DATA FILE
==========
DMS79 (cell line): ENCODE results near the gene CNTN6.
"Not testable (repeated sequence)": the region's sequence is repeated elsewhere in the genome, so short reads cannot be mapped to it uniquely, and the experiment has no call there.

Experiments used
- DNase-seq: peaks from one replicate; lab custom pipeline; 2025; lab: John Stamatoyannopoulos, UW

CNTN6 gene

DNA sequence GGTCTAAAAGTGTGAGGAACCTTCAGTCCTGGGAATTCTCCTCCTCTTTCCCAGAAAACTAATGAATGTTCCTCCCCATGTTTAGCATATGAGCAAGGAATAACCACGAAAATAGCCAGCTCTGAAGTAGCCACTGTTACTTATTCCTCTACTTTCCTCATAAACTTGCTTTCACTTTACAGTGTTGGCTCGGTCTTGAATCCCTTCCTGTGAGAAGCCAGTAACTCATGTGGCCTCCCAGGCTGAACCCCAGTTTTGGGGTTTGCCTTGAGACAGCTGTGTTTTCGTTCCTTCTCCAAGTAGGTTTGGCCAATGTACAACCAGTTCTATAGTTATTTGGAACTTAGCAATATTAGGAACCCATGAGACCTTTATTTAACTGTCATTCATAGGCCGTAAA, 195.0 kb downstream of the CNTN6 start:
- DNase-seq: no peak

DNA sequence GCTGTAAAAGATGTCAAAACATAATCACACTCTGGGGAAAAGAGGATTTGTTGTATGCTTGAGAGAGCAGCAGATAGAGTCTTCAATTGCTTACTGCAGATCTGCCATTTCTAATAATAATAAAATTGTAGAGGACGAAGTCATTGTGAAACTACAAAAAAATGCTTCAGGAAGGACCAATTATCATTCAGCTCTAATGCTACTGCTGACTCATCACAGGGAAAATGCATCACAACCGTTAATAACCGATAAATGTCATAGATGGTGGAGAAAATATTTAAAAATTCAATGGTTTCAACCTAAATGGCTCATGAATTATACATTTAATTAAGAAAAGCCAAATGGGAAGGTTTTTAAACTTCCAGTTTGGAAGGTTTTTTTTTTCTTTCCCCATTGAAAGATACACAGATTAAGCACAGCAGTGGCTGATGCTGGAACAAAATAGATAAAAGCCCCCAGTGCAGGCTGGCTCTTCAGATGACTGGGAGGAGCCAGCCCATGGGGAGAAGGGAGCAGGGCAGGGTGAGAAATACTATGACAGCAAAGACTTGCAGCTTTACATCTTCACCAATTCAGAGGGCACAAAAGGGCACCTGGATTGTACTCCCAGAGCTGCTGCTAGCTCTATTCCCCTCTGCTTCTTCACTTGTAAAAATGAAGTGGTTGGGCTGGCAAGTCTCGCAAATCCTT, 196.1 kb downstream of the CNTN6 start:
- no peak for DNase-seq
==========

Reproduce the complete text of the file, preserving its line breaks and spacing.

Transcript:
DMS79 (cell line): ENCODE results near the gene CNTN6.
"Not testable (repeated sequence)": the region's sequence is repeated elsewhere in the genome, so short reads cannot be mapped to it uniquely, and the experiment has no call there.

Experiments used
- DNase-seq: peaks from one replicate; lab custom pipeline; 2025; lab: John Stamatoyannopoulos, UW

CNTN6 gene

DNA sequence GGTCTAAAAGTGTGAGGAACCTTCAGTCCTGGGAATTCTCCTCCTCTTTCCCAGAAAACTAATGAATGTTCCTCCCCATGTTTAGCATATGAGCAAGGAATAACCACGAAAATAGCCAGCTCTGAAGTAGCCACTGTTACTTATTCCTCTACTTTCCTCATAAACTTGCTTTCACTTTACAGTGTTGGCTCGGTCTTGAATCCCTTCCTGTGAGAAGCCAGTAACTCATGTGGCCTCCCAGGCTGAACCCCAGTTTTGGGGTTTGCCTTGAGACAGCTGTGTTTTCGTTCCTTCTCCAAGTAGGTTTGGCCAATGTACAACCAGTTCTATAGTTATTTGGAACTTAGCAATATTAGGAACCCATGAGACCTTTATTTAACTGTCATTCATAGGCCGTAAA, 195.0 kb downstream of the CNTN6 start:
- DNase-seq: no peak

DNA sequence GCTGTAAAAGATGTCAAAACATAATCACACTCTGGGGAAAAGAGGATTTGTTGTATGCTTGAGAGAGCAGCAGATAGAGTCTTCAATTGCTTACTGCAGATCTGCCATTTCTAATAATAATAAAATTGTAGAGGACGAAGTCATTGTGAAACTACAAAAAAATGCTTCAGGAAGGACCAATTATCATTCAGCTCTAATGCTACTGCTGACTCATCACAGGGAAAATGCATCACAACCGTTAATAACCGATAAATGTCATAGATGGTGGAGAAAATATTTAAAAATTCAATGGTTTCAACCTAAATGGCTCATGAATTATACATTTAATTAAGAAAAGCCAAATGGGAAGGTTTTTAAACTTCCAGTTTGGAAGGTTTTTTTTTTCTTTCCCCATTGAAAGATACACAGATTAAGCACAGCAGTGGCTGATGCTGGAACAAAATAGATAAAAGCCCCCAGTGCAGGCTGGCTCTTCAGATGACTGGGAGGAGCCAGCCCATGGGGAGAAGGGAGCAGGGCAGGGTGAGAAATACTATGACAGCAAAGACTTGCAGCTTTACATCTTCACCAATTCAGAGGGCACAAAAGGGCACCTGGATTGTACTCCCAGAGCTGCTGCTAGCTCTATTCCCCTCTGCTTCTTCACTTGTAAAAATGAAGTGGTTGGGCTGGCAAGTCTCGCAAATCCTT, 196.1 kb downstream of the CNTN6 start:
- no peak for DNase-seq